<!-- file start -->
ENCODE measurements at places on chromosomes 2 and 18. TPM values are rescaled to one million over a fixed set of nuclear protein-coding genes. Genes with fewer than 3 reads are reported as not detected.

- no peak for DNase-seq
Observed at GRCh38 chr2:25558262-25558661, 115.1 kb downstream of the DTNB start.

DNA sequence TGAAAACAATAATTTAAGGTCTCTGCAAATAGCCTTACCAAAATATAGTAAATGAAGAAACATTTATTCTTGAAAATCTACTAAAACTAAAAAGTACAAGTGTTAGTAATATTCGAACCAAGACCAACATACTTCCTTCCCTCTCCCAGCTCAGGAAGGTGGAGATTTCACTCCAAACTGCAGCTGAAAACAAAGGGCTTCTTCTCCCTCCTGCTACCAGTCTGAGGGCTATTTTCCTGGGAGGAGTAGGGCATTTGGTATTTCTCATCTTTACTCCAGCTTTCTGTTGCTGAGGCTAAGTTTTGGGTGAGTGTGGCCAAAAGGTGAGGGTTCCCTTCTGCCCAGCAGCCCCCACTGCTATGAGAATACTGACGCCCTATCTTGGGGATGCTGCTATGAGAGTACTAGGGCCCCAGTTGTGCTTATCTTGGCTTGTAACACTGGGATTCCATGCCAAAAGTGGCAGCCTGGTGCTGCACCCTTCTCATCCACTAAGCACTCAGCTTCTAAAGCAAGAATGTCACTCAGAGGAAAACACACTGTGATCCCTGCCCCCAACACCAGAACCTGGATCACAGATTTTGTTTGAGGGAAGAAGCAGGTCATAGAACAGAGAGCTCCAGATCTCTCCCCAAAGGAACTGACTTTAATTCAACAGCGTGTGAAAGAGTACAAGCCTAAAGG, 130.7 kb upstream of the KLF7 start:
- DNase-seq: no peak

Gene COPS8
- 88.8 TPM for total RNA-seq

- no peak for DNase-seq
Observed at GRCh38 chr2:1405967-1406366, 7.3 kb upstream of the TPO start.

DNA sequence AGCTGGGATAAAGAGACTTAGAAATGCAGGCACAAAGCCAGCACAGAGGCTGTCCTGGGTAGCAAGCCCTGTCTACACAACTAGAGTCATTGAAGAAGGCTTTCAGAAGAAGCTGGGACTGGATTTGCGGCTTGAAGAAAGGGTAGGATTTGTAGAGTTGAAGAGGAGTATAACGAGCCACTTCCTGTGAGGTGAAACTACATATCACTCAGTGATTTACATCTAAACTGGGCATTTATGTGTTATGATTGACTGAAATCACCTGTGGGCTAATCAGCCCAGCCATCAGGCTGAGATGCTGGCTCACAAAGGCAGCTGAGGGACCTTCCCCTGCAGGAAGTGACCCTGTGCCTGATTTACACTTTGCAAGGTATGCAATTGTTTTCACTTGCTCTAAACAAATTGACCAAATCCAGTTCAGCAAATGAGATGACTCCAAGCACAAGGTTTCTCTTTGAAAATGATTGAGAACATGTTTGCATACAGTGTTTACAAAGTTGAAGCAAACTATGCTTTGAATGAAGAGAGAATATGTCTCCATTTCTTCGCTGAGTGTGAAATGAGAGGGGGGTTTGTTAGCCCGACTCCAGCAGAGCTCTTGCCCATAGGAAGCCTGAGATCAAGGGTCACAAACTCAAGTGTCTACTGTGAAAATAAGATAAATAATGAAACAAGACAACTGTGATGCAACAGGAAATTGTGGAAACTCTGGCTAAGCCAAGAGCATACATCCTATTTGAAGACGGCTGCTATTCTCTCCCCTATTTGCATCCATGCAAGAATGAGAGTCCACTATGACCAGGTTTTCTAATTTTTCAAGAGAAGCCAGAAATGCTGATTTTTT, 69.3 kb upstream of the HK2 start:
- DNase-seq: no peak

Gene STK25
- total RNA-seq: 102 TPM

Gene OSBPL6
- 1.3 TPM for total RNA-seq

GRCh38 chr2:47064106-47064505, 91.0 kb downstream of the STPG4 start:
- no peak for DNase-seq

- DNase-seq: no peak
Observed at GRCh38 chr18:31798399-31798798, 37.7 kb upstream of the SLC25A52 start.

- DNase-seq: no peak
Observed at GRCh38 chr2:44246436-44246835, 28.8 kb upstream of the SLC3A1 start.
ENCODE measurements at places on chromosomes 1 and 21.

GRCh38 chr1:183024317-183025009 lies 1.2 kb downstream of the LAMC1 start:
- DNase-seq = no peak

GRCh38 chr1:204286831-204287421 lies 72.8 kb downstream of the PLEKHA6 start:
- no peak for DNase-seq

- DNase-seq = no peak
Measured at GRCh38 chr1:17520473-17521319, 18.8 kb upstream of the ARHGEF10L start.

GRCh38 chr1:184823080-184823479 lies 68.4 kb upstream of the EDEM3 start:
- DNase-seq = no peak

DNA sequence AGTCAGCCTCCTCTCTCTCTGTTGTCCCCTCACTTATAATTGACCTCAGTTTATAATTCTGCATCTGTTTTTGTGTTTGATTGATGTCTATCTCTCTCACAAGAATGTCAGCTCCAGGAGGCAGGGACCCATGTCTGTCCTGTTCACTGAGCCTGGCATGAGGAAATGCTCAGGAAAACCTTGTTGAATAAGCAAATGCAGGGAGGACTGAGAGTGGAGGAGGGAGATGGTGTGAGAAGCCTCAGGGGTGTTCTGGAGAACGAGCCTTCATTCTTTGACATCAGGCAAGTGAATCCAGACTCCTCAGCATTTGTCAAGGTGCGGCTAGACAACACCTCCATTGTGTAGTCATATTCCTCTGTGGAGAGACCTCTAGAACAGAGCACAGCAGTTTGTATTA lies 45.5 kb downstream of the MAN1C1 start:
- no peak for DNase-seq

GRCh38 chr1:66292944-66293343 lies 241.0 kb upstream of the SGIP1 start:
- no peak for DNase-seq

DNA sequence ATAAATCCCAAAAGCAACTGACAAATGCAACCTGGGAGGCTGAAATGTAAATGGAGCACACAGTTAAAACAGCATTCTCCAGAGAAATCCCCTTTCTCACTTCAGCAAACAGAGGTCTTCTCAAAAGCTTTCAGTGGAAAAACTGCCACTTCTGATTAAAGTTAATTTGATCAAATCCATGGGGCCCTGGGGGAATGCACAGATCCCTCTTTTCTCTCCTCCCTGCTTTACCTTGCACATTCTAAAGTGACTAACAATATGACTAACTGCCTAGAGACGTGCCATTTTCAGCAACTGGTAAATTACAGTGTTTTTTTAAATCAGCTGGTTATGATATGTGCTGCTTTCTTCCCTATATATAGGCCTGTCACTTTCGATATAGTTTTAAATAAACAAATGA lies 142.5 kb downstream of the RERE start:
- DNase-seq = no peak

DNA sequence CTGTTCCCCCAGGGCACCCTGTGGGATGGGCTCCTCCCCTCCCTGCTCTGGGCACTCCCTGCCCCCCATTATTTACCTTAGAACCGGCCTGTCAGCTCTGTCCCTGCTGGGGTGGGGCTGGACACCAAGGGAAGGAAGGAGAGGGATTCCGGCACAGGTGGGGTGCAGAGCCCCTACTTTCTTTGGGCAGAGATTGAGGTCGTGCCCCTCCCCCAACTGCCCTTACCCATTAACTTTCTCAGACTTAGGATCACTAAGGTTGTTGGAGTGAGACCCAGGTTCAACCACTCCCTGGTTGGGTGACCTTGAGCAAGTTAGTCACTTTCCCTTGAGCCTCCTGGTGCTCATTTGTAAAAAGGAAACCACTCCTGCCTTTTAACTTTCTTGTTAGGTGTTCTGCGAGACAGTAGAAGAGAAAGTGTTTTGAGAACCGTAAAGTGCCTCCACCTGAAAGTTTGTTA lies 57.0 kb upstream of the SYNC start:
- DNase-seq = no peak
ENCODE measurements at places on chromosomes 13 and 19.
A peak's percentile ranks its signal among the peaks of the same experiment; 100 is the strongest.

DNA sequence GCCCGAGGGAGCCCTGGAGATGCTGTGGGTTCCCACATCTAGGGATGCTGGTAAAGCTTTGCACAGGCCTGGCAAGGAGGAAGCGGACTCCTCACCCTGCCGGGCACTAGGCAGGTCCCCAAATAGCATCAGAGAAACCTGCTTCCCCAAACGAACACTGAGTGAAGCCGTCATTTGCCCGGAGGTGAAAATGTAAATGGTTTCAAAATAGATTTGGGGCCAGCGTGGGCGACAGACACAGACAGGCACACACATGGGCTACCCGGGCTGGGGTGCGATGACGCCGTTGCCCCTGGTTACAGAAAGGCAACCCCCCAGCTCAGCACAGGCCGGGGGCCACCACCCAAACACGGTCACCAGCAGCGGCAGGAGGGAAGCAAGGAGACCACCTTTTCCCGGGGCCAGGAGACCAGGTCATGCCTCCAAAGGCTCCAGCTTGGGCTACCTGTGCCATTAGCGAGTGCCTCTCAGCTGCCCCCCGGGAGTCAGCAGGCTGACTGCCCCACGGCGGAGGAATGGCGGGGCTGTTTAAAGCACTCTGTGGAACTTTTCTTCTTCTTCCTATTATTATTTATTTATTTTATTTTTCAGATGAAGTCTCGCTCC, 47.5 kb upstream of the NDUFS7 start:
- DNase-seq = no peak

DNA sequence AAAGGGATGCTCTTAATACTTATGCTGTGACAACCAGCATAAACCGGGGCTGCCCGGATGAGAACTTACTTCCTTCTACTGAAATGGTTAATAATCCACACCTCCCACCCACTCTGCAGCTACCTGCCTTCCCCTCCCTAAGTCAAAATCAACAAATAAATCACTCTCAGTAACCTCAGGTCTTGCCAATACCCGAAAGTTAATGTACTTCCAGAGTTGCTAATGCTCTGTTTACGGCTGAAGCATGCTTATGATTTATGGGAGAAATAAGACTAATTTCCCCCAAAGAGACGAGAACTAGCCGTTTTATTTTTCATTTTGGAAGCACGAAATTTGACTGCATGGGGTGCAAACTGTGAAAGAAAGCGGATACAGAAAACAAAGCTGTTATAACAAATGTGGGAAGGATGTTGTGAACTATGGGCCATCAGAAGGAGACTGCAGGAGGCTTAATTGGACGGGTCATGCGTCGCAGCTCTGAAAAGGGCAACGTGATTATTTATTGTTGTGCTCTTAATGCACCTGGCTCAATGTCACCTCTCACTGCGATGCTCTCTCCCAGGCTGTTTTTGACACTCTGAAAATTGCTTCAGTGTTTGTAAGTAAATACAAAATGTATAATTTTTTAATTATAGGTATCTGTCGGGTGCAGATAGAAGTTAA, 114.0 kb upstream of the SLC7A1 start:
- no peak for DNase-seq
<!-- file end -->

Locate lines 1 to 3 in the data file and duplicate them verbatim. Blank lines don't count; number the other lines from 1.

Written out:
ENCODE measurements at places on chromosomes 2 and 18. TPM values are rescaled to one million over a fixed set of nuclear protein-coding genes. Genes with fewer than 3 reads are reported as not detected.

- no peak for DNase-seq
Observed at GRCh38 chr2:25558262-25558661, 115.1 kb downstream of the DTNB start.